Tag Archives: super injunctions

BBC CoJo: When a super injunction is not a super injunction

Writing on the BBC College of Journalism blog, Judith Townend says sometimes journalists cry ‘super injunction’ when they mean privacy injunction.

A super injunction is one whose very existence cannot be reported – as in the cases involving Trafigura (2009) and Terry (2010).

As media lawyer Mark Thompson explained in a footnote on the Inforrm media law blog last year: “The ‘super injunction’ part of the order is the restraint on publication of the existence of the proceeding.”

Townend also explains the recent case of ZAM v CFW, despite media reports to the contrary, did not involve a super injunction.

Contrary to what you might expect, it appears that there are very few privacy injunctions against the media directly.

The public judgments suggest that the injunctions are often against blackmailers, and it is rarely contended that there is a public interest in the publication of the information.

Townend also has a compiled a list of the number of privacy injunctions here on the Inforrm’s Blog.

There appear to have been 11 privacy injunction hearings in the first three months of 2011, seven of which resulted in ‘public’ – although not always ‘published’ – judgments and two in which judgment is awaited.

She goes on to say there is a need for more information.

So where does all that leave us? While journalists should continue to raise questions about ‘super injunctions’ and the use of anonymous injunctions restricting the media’s ability to report court proceedings, there is a more pressing need for raw information direct from the courts.

The full BBC CoJo post is at this link.

Inforrm Blog: Superinjunction decision raises free speech conundrum

Last week Journalism.co.uk reported that a superinjunction preventing news organisations from naming Take That singer Howard Donald had been lifted by the court of appeal.

It means that the media can report the identity of the claimant, Donald, in the case, but an order banning former girlfriend Adakini Ntuli from selling her story remains.

Commenting on the decision in an opinion piece on the Inforrm blog (the International Forum for Responsible Media) Charlotte Harris, the head of media at JMW Solicitors LLP, who represented Ntuli in the case, discusses her view on the impact of the decision.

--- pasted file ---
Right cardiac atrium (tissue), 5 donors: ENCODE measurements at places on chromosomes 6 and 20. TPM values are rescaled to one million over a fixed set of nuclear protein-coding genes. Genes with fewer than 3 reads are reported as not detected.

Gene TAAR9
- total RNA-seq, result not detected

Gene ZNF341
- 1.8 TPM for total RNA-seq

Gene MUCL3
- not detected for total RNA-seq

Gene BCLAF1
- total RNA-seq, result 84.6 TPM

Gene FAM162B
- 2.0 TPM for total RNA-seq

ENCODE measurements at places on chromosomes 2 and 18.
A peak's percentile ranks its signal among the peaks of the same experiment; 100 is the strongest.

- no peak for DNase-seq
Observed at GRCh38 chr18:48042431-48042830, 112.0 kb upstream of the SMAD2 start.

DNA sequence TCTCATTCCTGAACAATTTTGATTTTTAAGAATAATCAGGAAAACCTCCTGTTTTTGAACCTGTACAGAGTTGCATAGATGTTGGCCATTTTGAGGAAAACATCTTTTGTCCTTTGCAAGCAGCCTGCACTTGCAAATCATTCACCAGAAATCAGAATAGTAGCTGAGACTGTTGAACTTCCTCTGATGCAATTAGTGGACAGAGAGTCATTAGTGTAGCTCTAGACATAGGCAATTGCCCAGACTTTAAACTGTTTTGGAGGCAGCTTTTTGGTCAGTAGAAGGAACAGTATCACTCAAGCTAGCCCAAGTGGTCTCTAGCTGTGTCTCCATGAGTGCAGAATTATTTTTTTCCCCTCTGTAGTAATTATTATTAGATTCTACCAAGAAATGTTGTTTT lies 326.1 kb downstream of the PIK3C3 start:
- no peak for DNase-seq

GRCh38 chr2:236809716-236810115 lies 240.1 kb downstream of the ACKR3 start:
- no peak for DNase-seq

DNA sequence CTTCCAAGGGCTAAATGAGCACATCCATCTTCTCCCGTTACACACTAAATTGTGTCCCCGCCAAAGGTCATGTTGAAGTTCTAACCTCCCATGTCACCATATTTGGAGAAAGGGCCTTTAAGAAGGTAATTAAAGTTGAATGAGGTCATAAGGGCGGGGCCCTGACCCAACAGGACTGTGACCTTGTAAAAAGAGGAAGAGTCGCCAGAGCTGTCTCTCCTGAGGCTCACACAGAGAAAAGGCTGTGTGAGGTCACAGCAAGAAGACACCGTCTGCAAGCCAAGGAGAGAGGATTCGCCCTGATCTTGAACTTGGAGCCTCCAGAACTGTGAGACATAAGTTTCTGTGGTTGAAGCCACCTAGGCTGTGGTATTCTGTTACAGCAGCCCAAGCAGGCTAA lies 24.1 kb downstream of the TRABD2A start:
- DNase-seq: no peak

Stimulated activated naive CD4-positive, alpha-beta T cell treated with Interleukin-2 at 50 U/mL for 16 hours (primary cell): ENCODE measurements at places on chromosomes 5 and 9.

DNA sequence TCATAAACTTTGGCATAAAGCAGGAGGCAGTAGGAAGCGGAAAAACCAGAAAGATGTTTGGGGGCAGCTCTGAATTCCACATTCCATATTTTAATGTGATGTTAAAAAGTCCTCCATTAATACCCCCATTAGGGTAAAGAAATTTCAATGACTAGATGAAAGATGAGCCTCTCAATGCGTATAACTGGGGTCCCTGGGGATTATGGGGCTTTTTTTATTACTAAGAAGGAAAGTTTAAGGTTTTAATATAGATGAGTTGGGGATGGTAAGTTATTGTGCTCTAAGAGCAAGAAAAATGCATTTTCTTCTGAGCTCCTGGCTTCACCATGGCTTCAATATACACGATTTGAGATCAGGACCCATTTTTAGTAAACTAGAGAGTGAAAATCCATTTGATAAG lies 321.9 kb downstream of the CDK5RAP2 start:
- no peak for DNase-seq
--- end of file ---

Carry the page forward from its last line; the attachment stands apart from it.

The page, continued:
While it may appear at first a success for the free speech cause, she says, the decision presents a set of new difficulties for defendants and claimants in such cases.

In Ms N’tuli’s case, part of her story has been made public but she is prevented from addressing any criticism levelled at her, addressing any speculation or responding fully to press statements made that may be incorrect. Ironically her freedom of speech is more important now then it was back in March when the injunction was first served on her.

The assumptions made about her untold story are now assumptions made about her. Ms N’tuli cannot properly defend herself. She cannot say what she really intended to publish.

…So what of the future claimant? It is going to be harder to secure superinjunctions, anonymised injunctions or, it now seems, to keep an interim injunction in place unless the claimant’s case is proceeding at reasonable pace. The lifting of an injunction obtained, or the revelation of who the parties are can draw further attention to a story and pour fuel on a scandal. I would predict that until there is a clearer picture as to what on earth is going in the Queen’s Bench Division, it is not just defendants who are forced to be brave, but claimants too. If injunctions are to be de-anonymised then it is a lose/lose situation. It might be better to manage the client’s reputation and deal with a scandal through the libel courts.

Guardian editor Alan Rusbridger on Trafigura’s ‘own goal’

Following an extraordinary attempt by lawyers Carter-Ruck to stop the Guardian reporting a parliamentary question, due to an existing ‘super-injunction,’ this came from the Guardian’s editor, Alan Rusbridger last night:

“Full circle… How the #Guardian is reporting #Trafigura own goal tonight http://tinyurl.com/yl4quac”

“That media organisations were unable to report a parliamentary question was due to a so-called ‘super-injunction’ obtained by the notorious law firm Carter-Ruck on behalf of Trafigura, a large London-based trading company. A ‘super-injunction’ is one which not only prevents any publication, but which is itself secret. Search in vain for the case in the court lists of the high court in London: it appears only as ‘RJW and SJW v The Guardian’. Under its terms, the Guardian was prevented from publishing a certain document: it was also banned from revealing that Trafigura had been to court to obtain an injunction. When we became aware that the existence of this order had been mentioned in a parliamentary question we sought to vary the terms of the injunction. We were advised by Carter-Ruck that publication would place us in contempt of court.”

What do you think about so-called ‘super-injunctions’? Let us know: via @journalismnews, in the comments, or via judith or laura [at] journalism.co.uk.